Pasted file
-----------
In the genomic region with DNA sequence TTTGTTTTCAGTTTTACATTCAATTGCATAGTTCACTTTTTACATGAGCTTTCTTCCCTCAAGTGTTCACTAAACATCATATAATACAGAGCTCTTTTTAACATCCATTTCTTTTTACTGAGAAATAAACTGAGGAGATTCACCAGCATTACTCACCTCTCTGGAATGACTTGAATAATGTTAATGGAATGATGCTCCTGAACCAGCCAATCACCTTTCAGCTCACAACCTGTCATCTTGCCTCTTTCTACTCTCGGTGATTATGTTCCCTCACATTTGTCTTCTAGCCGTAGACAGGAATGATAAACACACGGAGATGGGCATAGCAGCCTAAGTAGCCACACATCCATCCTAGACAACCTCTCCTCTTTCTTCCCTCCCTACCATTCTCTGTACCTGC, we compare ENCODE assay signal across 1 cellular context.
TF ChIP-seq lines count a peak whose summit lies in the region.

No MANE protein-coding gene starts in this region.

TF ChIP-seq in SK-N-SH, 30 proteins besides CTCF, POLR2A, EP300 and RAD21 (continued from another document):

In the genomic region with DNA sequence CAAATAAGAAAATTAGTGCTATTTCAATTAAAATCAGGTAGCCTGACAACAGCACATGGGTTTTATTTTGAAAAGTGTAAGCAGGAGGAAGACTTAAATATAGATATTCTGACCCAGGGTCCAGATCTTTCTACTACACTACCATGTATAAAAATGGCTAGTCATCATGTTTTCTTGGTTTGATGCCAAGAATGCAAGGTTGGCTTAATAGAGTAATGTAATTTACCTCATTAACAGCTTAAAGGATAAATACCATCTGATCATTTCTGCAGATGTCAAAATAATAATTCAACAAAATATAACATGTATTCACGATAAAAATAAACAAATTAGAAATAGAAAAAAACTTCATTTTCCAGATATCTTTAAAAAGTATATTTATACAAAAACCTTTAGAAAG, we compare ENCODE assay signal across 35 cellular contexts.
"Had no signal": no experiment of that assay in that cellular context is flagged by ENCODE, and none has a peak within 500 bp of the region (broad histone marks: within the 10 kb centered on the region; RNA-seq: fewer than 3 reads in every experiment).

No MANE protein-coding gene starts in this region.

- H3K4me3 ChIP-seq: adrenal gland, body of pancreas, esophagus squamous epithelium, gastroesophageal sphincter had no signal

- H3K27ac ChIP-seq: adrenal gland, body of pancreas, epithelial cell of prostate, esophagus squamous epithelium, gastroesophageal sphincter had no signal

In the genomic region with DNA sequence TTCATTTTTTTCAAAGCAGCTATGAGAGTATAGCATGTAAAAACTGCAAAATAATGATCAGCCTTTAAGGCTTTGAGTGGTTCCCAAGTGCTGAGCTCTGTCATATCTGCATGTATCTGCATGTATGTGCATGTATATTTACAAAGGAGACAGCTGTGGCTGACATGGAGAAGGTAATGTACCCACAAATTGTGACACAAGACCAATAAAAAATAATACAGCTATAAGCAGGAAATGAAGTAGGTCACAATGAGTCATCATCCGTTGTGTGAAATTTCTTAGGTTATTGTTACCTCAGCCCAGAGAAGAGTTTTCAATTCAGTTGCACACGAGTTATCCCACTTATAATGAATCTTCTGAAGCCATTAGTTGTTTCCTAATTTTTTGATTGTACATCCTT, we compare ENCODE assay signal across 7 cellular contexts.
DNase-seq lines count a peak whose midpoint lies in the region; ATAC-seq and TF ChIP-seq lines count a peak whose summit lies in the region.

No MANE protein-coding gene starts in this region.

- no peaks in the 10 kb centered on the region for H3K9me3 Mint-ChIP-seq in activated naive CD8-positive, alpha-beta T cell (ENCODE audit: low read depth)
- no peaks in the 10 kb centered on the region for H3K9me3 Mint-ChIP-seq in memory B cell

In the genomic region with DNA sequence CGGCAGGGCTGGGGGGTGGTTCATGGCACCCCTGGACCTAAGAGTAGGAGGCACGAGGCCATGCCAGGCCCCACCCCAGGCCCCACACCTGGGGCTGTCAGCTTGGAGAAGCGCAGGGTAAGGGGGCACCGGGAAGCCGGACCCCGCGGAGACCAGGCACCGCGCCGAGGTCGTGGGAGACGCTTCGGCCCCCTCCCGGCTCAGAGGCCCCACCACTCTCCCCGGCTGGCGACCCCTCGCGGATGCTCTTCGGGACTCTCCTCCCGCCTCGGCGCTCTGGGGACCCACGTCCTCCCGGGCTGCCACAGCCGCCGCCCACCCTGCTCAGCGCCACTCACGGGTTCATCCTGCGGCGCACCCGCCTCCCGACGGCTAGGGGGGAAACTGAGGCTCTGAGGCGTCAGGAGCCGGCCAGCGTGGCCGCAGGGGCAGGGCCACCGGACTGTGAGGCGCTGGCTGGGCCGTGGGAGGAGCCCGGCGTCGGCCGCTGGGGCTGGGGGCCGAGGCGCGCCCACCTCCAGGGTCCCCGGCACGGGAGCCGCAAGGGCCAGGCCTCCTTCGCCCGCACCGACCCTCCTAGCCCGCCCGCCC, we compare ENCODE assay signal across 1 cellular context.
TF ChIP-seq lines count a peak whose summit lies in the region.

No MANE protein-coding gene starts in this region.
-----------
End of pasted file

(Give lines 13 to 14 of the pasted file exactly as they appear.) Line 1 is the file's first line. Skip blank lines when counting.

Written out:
- no peaks in the 10 kb centered on the region for H3K9me3 Mint-ChIP-seq in activated naive CD8-positive, alpha-beta T cell (ENCODE audit: low read depth)
- no peaks in the 10 kb centered on the region for H3K9me3 Mint-ChIP-seq in memory B cell